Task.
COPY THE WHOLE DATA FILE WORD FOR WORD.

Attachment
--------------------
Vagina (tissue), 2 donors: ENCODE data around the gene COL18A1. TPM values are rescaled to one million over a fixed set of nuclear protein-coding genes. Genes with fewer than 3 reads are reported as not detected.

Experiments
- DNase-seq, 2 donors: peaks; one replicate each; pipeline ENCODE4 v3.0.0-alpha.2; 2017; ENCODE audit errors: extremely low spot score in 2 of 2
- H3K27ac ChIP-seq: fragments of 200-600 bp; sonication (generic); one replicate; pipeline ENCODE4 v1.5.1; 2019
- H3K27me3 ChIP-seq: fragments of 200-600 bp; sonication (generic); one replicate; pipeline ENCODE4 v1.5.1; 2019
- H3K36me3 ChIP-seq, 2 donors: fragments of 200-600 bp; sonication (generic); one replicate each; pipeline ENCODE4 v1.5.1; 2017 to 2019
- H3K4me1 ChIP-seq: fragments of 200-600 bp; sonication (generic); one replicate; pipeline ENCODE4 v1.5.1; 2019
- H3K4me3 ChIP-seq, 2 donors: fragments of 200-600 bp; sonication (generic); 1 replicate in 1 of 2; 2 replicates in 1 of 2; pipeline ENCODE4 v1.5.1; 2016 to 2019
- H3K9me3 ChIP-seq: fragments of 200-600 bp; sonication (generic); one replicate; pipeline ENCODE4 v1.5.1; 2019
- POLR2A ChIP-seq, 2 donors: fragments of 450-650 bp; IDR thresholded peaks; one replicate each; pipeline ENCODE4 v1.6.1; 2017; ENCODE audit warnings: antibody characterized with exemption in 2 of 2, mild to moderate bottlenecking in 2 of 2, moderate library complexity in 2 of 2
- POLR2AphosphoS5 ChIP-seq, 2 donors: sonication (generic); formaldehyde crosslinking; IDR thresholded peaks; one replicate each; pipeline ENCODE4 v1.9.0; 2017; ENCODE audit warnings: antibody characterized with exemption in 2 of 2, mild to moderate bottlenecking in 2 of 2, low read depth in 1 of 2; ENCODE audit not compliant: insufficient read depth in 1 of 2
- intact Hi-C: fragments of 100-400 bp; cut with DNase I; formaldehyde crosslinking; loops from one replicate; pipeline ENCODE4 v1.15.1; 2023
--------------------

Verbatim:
Vagina (tissue), 2 donors: ENCODE data around the gene COL18A1. TPM values are rescaled to one million over a fixed set of nuclear protein-coding genes. Genes with fewer than 3 reads are reported as not detected.

Experiments
- DNase-seq, 2 donors: peaks; one replicate each; pipeline ENCODE4 v3.0.0-alpha.2; 2017; ENCODE audit errors: extremely low spot score in 2 of 2
- H3K27ac ChIP-seq: fragments of 200-600 bp; sonication (generic); one replicate; pipeline ENCODE4 v1.5.1; 2019
- H3K27me3 ChIP-seq: fragments of 200-600 bp; sonication (generic); one replicate; pipeline ENCODE4 v1.5.1; 2019
- H3K36me3 ChIP-seq, 2 donors: fragments of 200-600 bp; sonication (generic); one replicate each; pipeline ENCODE4 v1.5.1; 2017 to 2019
- H3K4me1 ChIP-seq: fragments of 200-600 bp; sonication (generic); one replicate; pipeline ENCODE4 v1.5.1; 2019
- H3K4me3 ChIP-seq, 2 donors: fragments of 200-600 bp; sonication (generic); 1 replicate in 1 of 2; 2 replicates in 1 of 2; pipeline ENCODE4 v1.5.1; 2016 to 2019
- H3K9me3 ChIP-seq: fragments of 200-600 bp; sonication (generic); one replicate; pipeline ENCODE4 v1.5.1; 2019
- POLR2A ChIP-seq, 2 donors: fragments of 450-650 bp; IDR thresholded peaks; one replicate each; pipeline ENCODE4 v1.6.1; 2017; ENCODE audit warnings: antibody characterized with exemption in 2 of 2, mild to moderate bottlenecking in 2 of 2, moderate library complexity in 2 of 2
- POLR2AphosphoS5 ChIP-seq, 2 donors: sonication (generic); formaldehyde crosslinking; IDR thresholded peaks; one replicate each; pipeline ENCODE4 v1.9.0; 2017; ENCODE audit warnings: antibody characterized with exemption in 2 of 2, mild to moderate bottlenecking in 2 of 2, low read depth in 1 of 2; ENCODE audit not compliant: insufficient read depth in 1 of 2
- intact Hi-C: fragments of 100-400 bp; cut with DNase I; formaldehyde crosslinking; loops from one replicate; pipeline ENCODE4 v1.15.1; 2023